After nearly 40 years’ experience in conformity assessment, working with BSI, UK government and the IEC conformity assessment schemes, I can appreciate this may feel like a quagmire. Whilst 18 product types are now privy to the indefinite extension, other UKCA regulations continue towards mandatory implementation. For example, medical devices or in vitro diagnostic medical devices will need to undergo UKCA conformity assessment by 30 June 2028 or 30 June 2030, depending on device type. Manufacturers in this sector should start the process now to allow for a smooth transition of their products to the new rules; particularly for those classifications involving third-party conformity assessment.

The value of UKCA to consumers

Amongst manufacturers of the 18 product types included in the extension, some may believe that they do not need to conform with UKCA relevant legislation, or that it’s an effective cost saving move to avoid it. But there are three flaws to this rationale. Firstly, the UKCA mark is now an indication to British consumers and other user groups that the product in question is confirmed as safe for use in that market, and if that disappears they may think that the item is no longer in line with product standards in England, Scotland and Wales. Similarly, if UKCA is already in an organization’s procurement rules then the absence of the UKCA mark could be a problem. Secondly, the indefinite acceptance model has assumed that there is no technical divergence between CE and UKCA rules. Since Brexit, the EU Radio Equipment Directive no longer supports warning marking for situations where the design is unsuitable for the permitted radio bands in Great Britain.

So how do you show that a CE marked radio is suitable, other than applying a UK specific mark? By early 2027, we will need to address the new EU Machinery Safety Regulations which will no longer correspond directly with the UK machinery safety regulations. Finally, as of today, there is still some uncertainty as to what the final rules for the Great Britain market will look like. Beyond the actual marking, it is not yet clear what remaining product conformity rules will be applied. This includes whether importer labelling is needed or what, if any, documentation will need to accompany the equipment if the CE marking route is chosen. Hence the indefinite recognition of CE marking may not encompass all the rules for the Great Britain market.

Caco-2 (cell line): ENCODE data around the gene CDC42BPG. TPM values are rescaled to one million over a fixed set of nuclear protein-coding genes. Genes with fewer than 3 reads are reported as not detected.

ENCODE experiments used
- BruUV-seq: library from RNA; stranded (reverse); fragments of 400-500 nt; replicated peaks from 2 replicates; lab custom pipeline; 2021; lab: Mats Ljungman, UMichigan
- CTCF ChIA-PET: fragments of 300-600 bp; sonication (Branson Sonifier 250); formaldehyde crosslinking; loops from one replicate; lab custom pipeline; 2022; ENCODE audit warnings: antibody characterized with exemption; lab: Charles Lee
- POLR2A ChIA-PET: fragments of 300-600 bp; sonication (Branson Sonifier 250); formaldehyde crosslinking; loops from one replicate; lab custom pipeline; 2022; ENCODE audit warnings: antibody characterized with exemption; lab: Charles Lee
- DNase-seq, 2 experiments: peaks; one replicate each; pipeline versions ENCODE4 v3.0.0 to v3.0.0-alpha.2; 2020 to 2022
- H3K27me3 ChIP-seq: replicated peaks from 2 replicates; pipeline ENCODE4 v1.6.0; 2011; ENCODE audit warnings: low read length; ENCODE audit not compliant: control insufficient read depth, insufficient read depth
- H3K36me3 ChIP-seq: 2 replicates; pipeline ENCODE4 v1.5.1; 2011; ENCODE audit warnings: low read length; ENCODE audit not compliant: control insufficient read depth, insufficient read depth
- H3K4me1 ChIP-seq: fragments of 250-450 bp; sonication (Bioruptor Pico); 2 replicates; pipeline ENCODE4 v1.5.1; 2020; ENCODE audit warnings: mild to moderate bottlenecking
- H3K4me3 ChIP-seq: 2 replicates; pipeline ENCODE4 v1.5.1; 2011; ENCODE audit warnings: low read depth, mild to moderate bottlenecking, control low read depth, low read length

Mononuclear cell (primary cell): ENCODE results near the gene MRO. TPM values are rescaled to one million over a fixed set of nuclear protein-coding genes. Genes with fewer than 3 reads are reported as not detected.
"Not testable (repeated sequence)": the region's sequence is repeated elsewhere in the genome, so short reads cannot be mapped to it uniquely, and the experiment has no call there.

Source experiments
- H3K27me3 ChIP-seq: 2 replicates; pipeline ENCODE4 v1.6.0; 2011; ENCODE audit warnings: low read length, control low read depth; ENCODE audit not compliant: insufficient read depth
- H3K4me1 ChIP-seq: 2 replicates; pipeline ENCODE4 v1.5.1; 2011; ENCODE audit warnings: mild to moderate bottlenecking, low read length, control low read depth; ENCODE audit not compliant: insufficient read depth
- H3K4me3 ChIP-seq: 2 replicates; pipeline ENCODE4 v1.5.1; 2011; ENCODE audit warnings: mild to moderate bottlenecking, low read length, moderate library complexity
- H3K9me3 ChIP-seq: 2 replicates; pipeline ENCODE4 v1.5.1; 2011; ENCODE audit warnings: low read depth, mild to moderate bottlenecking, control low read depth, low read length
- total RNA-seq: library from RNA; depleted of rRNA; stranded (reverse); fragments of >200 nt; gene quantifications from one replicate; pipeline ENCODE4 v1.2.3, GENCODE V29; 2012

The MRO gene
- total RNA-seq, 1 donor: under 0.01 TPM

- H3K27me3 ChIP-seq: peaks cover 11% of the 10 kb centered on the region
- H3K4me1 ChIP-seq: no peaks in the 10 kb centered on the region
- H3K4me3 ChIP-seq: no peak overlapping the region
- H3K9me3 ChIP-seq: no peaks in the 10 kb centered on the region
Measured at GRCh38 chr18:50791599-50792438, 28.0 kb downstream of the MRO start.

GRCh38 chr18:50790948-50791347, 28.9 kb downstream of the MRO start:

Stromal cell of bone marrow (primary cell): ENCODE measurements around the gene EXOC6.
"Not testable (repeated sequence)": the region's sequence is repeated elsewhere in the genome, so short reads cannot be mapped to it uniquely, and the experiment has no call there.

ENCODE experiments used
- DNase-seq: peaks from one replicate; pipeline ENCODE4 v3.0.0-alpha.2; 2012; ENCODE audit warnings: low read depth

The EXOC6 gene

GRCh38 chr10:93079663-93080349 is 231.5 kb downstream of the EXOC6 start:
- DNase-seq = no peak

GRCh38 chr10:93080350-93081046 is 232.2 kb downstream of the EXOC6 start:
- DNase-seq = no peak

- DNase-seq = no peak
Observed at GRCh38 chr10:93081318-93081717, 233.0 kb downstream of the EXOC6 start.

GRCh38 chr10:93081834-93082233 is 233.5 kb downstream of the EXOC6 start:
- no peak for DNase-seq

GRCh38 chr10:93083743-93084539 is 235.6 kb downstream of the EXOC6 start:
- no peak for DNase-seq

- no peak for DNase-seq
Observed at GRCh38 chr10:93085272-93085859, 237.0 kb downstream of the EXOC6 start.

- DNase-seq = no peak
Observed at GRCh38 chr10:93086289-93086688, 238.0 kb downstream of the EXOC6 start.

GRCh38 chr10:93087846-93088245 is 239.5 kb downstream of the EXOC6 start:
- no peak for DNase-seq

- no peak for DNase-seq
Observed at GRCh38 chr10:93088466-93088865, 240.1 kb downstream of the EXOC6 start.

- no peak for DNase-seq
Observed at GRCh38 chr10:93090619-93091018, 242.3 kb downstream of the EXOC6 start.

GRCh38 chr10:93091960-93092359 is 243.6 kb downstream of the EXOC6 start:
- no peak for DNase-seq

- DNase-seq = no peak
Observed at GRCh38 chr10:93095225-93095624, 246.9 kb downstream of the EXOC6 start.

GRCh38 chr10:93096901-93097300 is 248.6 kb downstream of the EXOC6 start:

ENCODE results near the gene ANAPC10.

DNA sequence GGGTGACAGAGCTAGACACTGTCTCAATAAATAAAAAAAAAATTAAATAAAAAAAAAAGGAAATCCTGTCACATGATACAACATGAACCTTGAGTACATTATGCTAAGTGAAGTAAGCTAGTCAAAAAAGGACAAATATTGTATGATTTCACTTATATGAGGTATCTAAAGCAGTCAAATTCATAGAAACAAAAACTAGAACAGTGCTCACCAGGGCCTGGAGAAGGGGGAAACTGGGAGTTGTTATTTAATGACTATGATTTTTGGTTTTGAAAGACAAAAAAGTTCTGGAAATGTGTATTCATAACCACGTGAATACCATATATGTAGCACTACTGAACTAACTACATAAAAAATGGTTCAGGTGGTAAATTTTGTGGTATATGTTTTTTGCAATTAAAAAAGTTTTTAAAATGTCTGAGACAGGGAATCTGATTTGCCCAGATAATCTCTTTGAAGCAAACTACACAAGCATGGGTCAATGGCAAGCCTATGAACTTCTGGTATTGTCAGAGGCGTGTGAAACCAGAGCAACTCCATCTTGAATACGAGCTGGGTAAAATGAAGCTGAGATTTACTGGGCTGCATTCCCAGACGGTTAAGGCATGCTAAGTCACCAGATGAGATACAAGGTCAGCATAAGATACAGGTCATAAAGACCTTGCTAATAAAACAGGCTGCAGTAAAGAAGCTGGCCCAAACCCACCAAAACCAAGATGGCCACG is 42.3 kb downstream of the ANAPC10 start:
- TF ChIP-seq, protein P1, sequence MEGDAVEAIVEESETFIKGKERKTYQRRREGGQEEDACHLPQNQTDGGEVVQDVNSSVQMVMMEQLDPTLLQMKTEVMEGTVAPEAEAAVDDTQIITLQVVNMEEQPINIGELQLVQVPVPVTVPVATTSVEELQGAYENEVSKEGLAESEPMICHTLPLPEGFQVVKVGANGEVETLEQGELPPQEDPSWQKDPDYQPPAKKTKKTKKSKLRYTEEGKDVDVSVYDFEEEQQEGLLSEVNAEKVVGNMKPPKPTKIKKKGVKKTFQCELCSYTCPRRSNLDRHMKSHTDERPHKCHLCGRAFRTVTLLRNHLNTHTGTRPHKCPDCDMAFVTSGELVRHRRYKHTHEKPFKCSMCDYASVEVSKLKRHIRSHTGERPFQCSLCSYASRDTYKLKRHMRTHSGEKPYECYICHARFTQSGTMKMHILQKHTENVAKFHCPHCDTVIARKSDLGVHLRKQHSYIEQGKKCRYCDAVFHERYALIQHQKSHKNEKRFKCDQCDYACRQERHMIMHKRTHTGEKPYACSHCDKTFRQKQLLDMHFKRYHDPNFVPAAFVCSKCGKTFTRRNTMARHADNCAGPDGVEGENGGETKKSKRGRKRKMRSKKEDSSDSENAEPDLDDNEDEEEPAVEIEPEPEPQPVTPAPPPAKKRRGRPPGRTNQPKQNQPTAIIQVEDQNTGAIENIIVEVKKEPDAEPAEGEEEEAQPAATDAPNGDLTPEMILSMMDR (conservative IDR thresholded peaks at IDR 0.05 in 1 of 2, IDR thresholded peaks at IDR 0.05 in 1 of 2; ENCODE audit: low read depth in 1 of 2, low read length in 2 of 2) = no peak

Keeping faith with UKCA

Taking all into account, if you are a manufacturer that has already entered the UKCA conformity process it may be wise not to recoil as there is a likelihood you will still need it. Also, the hard work in understanding the process has been completed, and many who do not need to use an approved body will have found that the additional work to list UKCA alongside CE is in fact minimal. It is worth noting that ‘indefinite’ indicates an unknown length of time and there is still scope for enforcement in the future. Similarly, if you opt for the CE mark there will be other UKCA related items in legislation that you have to follow. To prepare for all eventualities, we at Element advise our customers to integrate the new UKCA rules into their future plans for long-term security and as a future proofing tool.